Souza said that the completion rate for a course at Veduca (the percentage of people who actually finished a course) shot up from five per cent to 90 per cent when personal contact was incorporated into the process, for example through tutoring. Dr Al Awar added that HMBSU used a blended approach incorporating three components: virtual classrooms, face-to-face components and self-based study.

It was also important to consider when human interaction should be introduced in the process. Souza noted that the “flipped classroom” model—where classroom discussions and guidance by a professor came only after students first explored the material on their own—has been shown to improve the effectiveness of the learning process.

The future of universities
As the role of technology expands in education, will the role of universities and other educational institutions shrink? McConkey believed that while technology enabled learning, it would not replace educational institutions. Reflecting on the traditional role of universities, she observed that besides the provision of knowledge, universities ‘provide a huge amount of social learning, peer-to-peer learning, networks, and alumni networks.’ They also played a part in innovation, cluster building, science and technology, and research and development. McConkey acknowledged that MOOCs had succeeded partially in democratising education by providing access to information. Real democratisation, however, would only take place when ‘we can open up the social, networking aspects of higher education as well as the innovation that comes along with that and the pathways to better careers.’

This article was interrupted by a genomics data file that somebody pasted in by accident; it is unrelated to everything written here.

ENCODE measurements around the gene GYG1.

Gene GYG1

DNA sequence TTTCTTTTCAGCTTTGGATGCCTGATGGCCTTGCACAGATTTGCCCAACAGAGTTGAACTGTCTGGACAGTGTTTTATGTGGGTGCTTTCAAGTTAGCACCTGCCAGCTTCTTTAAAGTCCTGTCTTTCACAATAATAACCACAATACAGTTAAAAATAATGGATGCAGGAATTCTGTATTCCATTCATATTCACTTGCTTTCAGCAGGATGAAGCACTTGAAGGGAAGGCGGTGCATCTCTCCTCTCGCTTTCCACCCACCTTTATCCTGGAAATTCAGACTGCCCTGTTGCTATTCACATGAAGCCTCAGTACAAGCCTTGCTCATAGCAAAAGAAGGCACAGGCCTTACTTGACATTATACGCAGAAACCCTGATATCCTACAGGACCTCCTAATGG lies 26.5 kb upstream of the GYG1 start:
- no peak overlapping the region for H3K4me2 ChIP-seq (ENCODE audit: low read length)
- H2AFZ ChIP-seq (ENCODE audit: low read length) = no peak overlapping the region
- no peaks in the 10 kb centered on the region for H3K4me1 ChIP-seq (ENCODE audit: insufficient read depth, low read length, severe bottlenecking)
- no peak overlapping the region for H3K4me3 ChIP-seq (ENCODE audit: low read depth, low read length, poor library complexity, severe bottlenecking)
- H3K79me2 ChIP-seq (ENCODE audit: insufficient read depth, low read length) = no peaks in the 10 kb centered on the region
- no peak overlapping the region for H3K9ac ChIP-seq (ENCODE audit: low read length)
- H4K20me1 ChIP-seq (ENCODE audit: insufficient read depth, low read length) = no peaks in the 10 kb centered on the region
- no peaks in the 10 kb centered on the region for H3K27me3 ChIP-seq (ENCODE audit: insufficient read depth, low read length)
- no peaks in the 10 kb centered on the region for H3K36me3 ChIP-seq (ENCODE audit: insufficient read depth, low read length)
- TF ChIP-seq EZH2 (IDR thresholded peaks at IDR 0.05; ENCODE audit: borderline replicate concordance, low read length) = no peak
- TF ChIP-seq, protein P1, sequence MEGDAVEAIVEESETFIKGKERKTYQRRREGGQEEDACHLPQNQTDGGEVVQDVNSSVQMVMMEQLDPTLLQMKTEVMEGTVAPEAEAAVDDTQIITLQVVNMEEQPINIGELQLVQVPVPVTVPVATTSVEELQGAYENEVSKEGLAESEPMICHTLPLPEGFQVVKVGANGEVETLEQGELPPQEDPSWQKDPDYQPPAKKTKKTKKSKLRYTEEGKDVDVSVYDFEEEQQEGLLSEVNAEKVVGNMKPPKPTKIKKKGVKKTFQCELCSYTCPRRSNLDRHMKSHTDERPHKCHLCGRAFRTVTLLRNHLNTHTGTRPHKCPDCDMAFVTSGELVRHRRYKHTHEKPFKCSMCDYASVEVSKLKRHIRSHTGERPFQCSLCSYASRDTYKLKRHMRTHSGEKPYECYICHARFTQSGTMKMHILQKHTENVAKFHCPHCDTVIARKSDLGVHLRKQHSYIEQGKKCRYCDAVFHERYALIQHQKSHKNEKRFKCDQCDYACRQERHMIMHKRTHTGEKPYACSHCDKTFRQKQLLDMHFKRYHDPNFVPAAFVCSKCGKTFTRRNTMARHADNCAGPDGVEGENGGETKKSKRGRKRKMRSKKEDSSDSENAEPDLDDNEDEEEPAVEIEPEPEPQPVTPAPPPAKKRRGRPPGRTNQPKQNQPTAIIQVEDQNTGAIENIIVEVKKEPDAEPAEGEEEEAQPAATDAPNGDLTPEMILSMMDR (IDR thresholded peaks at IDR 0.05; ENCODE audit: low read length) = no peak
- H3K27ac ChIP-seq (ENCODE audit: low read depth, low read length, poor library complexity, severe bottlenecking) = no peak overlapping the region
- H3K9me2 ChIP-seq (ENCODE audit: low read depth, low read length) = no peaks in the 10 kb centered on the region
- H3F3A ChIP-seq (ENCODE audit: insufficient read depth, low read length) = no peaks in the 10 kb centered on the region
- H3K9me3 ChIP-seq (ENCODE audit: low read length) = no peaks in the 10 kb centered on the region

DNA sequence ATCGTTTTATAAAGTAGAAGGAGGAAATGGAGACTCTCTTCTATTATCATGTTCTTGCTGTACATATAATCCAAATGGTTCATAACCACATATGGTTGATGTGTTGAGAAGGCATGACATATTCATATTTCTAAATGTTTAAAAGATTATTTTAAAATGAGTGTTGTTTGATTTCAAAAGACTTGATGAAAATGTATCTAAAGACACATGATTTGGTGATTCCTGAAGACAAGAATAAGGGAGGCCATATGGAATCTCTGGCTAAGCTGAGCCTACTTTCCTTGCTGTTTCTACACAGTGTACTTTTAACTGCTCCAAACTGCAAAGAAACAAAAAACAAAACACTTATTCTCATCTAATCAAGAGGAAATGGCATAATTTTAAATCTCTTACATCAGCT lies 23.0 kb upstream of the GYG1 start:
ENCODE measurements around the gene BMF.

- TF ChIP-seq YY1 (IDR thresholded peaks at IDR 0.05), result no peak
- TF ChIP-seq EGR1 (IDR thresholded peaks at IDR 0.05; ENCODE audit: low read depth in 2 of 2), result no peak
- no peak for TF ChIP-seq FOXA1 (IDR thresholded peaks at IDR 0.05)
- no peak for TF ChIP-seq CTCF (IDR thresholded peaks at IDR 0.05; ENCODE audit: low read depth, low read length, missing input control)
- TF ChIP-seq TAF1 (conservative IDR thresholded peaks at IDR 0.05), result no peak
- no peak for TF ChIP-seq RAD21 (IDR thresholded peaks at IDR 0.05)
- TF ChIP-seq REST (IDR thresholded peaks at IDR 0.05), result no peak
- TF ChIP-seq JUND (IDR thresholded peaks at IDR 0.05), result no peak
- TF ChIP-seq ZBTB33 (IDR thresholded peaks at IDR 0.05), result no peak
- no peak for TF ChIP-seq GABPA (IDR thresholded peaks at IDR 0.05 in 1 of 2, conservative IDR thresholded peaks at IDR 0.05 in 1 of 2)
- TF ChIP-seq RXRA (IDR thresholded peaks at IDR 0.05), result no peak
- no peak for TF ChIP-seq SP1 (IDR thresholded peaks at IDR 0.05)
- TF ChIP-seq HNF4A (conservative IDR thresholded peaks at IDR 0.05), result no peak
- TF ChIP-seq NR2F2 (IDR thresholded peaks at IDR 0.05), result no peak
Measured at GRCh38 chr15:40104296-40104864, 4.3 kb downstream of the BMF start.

Some believed that this was already happening, and that universities should be prepared for change. Dr Al Awar noted that academics and educators often displayed a bias against technology. ‘We believe that pedagogy is the horse and technology is the carriage. We cannot put the carriage before the horse.’ But this reluctance to embrace technology may be ill-advised. Dr Al Awar pointed out that in most definitions, education was primarily defined as being about knowledge and skills transfer, with no mention at all of schools or universities.

Technology-driven developments in education have greatly enhanced access to knowledge, but merely making course content available online does not amount to education. Technology must go hand-in-hand with quality content, as well as a delivery that incorporates human interaction. Quality content can mean content provided by top-notch international universities, but it can also mean content that is locally developed and therefore more relevant. Universities continue to provide unique opportunities for social learning. Recent technology- based systems such as Cloud Campus have explored how people can access knowledge through social media networks, thus bringing technology-based delivery systems closer to the learning environment of traditional universities. As MOOCs begin to offer more such opportunities, the role of universities will evolve in tandem.


The report is based on a session from the 10th WIEF in Dubai, moderated by Tan Sri Dr Wan Mohd Zahid Mohd Noordin, Chairman, WIEF Education Trust.

Photo Credit:
Faustin Tuyambaze

20 Oct 2017
Last modified: 20 Oct 2017